The newspaper's analysis continues: "The protests, sparked by massive fraud in recent municipal elections, have turned into a campaign for Mr. Milosevic's resignation. In the war of nerves, Vuk Draskovic, the other key opposition leader, is calling on the Serbs to follow the example of Prague demonstrators, who forced out the communists in 1989 after 47 days of peaceful demonstrations"

It says: "Whatever their differences, (Djindic and Draskovic) are united by their determination to destroy Mr. Milosevic's credibility abroad as well as to force recognition of opposition victory in the elections."

LONDON GUARDIAN: Trade union support for the protests has been lukewarm

Julian Borger in Belgrade comments today: "A clash on the streets of Serbia's cities looked increasingly likely last night as opposition leaders laid plans to spread their protest campaign across the country, and the authorities warned of an impending crackdown. After a fortnight of silence on the demonstrations sparked by the annulment of opposition victories in local elections, President Slobodan Milosevic's regime unleashed a media blitz against the Zajedno opposition coalition, reminiscent of old style communism in its vitriol."

Borger writes: "The new tough stance put the police on a collision course with Zajedno leaders, who spent the weekend in talks with trade unionists to arrange strikes and factory protests in support of the opposition coalition n."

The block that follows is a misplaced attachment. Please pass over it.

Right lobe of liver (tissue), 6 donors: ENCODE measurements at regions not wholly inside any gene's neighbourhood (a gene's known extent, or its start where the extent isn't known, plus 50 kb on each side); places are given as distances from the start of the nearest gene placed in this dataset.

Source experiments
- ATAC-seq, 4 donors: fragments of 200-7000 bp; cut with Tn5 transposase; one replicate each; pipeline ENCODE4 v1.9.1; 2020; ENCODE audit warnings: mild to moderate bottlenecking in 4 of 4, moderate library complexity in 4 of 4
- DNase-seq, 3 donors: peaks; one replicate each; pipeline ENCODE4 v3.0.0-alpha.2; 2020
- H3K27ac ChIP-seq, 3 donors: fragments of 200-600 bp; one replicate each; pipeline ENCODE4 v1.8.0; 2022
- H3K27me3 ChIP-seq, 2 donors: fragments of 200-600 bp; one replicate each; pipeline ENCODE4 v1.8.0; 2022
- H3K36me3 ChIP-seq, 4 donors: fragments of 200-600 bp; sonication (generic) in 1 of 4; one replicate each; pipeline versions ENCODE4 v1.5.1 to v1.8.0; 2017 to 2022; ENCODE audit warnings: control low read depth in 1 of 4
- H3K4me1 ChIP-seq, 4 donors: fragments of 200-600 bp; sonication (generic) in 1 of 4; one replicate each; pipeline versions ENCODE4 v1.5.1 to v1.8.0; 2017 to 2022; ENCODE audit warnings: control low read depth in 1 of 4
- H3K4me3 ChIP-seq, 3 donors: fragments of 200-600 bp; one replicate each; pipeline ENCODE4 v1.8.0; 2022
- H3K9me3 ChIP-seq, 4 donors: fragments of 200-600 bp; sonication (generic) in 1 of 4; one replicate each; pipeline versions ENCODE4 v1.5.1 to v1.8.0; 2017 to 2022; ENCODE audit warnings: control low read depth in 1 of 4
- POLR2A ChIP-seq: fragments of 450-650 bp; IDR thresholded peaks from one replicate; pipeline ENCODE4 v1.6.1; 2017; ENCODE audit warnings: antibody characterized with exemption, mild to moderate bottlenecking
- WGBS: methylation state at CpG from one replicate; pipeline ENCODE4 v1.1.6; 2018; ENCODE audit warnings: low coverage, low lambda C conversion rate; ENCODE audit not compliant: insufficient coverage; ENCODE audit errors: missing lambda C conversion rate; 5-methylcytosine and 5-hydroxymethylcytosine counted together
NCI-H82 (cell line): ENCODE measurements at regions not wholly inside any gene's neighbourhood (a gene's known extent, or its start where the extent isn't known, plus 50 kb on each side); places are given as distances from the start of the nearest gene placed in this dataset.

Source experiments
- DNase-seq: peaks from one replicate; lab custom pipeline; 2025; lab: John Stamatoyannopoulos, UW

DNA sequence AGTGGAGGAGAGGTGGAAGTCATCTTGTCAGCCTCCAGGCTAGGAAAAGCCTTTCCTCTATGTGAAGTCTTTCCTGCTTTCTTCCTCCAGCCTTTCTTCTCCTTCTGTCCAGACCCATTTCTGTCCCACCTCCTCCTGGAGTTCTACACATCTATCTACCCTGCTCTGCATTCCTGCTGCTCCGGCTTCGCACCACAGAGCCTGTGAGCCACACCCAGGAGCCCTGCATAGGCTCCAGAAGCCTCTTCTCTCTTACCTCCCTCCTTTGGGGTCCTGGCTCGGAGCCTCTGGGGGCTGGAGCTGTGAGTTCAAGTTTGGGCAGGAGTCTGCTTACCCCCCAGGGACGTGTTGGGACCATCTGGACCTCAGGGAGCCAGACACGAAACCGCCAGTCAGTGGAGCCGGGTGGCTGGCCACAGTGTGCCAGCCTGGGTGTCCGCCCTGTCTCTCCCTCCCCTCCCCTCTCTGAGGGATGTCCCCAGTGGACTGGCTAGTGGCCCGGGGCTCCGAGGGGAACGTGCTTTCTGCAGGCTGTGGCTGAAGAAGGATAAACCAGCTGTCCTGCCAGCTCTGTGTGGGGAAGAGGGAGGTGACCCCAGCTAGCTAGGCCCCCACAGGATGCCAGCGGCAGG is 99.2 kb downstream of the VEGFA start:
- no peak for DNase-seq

He says: "The demonstrations are the most significant force against Mr. Milosevic's rule for five years and have shown his regime to be vulnerable. But trade union support for the protests has so far been lukewarm. Zjedno claims it has won the backing of some of the factories around Belgrade, but elsewhere, the union movement is weak and unwilling to be used for party political ends."

DAILY TELEGRAPH: Serbia has to fulfill its obligations to its people before receiving international funding

Robert Fox writes today in an analysis: "Parties in the Bosnian conflict will be warned this week that they will not get further funds for reconstruction unless they are prepared to fulfill their obligations under the Dayton peace agreement, according to Malcolm Rifkind, the (British) foreign secretary."

Fox says: "Serbia would have to fulfill its obligations to its people, particularly the minority in Kosovo, before it could have full access to international funding and assistance from the EU."